Facebook's mission is to bring the world closer together. But lately the company has been associated with breaking societies apart.
The world's biggest social network was used to spread misinformation in elections around the world, potentially affecting their outcomes. The UN determined that Facebook played a role in furthering hate speech in Myanmar, contributing to a possible genocide. Five people were reportedly lynched in India after a rumor spread through WhatsApp, a messaging app owned by Facebook, over the summer.
The social network, which has 2.3 billion users, has been doing more to combat these issues, by pulling downthat violate its rules and limiting the number of that can be forwarded.
On Thursday, the tech giant tried to reset perceptions, showcasing the work it's been doing to "build community and bring the world closer together." More than 400 community leaders gathered at the social network's Menlo Park, California, headquarters for the company's third annual Communities Summit. Live music filled the air as attendees shuffled into a room filled with bright colors.
The summit was yet another reminder of how many people still use Facebook to spread the word aboutthey care about, find new customers and share their stories even as the social network deals with a series of scandals. About 1.4 billion people use Facebook groups every month worldwide.
Facebook COO Sheryl Sandberg, who kicked off the summit, acknowledged that the company is going through a challenging time and needs to do more to prevent harm on the platform because "the bad threatens to drown out the good."
"The power to share and connect is only step one," Sandberg said. "It's what we do with it."
Facebook CEO and co-founder Mark Zuckerberg also made a brief appearance to thank community leaders for what they're doing to help the social network accomplish its mission.
"I really believe that the work that you're doing is the most important work that we are helping to empower here at Facebook," he told the audience.
Ime Archibong, Facebook's vice president of product partnerships, pointed out in a blog post how the social network has been used for good. Tarjimly, a nonprofit, uses Facebook Messenger to connect volunteer translators with immigrants and refugees in need around the world. "The Broke Black Girl," a Facebook group, provides finance and career advancement information to women. It has more than 50,000 members.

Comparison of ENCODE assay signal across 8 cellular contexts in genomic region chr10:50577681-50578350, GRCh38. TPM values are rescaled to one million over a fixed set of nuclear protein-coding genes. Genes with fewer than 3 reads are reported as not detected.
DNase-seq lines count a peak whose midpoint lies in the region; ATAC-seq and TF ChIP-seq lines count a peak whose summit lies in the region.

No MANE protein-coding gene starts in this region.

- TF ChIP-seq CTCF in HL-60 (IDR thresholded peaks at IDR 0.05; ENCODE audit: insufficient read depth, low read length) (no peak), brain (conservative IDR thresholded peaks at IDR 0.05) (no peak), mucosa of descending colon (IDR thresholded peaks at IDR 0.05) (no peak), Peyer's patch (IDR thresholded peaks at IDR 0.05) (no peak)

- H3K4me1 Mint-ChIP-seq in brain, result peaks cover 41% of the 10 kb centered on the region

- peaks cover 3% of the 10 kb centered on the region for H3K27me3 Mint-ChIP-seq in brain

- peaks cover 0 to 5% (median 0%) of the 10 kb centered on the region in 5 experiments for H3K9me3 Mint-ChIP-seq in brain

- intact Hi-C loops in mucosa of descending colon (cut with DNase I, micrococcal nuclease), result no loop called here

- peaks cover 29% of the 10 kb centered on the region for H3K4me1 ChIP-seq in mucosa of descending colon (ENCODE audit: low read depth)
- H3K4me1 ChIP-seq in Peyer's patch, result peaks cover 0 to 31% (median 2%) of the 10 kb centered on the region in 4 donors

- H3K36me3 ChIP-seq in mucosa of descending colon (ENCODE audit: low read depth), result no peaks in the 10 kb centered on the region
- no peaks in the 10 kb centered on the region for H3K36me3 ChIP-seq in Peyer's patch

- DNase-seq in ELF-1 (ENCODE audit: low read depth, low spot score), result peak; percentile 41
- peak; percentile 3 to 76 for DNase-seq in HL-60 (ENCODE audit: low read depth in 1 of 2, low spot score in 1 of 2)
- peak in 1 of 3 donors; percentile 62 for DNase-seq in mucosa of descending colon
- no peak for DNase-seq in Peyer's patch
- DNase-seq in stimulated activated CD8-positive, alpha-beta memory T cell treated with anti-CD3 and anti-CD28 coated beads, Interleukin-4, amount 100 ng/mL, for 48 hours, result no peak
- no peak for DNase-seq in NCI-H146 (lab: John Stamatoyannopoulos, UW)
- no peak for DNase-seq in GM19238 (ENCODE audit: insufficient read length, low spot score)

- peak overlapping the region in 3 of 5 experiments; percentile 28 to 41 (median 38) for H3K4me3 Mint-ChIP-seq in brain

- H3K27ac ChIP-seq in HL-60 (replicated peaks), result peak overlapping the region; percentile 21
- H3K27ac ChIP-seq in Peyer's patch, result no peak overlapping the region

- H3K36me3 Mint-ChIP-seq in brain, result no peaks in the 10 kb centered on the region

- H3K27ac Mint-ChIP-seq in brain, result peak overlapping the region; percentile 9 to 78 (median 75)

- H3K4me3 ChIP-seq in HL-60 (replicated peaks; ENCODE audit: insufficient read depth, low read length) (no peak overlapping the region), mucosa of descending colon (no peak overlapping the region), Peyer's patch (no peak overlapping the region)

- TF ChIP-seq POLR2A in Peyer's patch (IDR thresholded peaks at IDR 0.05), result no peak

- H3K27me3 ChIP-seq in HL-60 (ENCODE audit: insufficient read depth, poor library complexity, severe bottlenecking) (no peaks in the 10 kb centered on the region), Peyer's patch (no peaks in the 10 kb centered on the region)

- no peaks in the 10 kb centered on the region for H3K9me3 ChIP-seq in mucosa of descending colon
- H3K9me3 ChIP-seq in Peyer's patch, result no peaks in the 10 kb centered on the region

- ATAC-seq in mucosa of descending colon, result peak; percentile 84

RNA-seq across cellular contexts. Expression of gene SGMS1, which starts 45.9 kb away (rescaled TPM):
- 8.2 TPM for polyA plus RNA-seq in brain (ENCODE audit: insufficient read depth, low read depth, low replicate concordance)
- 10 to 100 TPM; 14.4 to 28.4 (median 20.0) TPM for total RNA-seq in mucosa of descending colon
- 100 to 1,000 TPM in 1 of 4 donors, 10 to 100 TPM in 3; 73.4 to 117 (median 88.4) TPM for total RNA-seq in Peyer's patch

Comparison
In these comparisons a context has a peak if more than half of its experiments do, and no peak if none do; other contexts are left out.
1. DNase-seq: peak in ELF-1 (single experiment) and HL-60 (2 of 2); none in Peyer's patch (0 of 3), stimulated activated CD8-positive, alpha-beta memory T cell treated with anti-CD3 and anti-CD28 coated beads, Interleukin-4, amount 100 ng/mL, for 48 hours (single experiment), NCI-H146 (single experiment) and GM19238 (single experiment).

At the summit, Archibong unveiled updates to tools for people who run Facebook groups and pages, many of which are operated by nonprofits.
Though Facebook is making more tools available, Archibong told community leaders it's up to them to make sure they have a positive impact.
"We ultimately want to make sure that physical distance isn't a barrier to emotional proximity," he said in a speech.
The tech giant is expanding a feature, which debuted in India in 2017, that lets Facebook users sign up to be blood donors to the US. Users who sign up will receive notifications about blood types that are urgently needed.
Instagram, a Facebook service, will let users demonstrate their support for a nonprofit by posting a donation sticker in Stories, a feature that lets users post videos and photos that disappear in 24 hours. Users who run Facebook pages will also be able to respond to direct messages from Instagram from their Facebook page inbox.
Over the next few months, the company is also expanding a tool that lets users find mentors and mentees in Facebook groups globally, including in North and South America. The feature used to be available only to groups aimed at parenting and professional and personal development.
Facebook said it's making it easier for people who administer Facebook groups to let members know when they've violated a rule. It will also allow Facebook Group administrators to search through membership requests and filter their activity log by date.
Some of the Communities Summit's attendees said the scandals plaguing Facebook haven't given them pause about using the social network.
Nick Black and Brian Kinsella co-founded the nonprofit Stop Soldier Suicide, which has a Facebook page with more than 384,600 followers.
The North Carolina veteran-founded nonprofit uses Facebook to spread awareness about its cause, raise funds and find veterans who struggle with mental health. In 2018, the group raised about $2.5 million using Facebook, Kinsella said.
Within the last year, the nonprofit also grew the number of people who followed its Facebook page by more than 150,000.
"I think in the face of the growing pains the company is seeing, the organizations are still thriving on the platform," Kinsella said.
Latasha Morrison, founder of the Facebook group Be the Bridge to Racial Unity, said that social media, like a car, can be used for good or evil.
The Facebook group, which aims to foster more awareness about racial disparities and injustice, has more than 21,000 members. Be the Bridge, which began on the social network, was eventually incorporated into a nonprofit.
"When you have tremendous fast growth in this amount of time," Morrison said. "you're going to have hiccups."
First published Feb. 7, 10:33 a.m. PT
Updates, 12:50 p.m.: Includes remarks from keynote speeches; 3:30 p.m.: Adds quotes from Communities Summit attendees.
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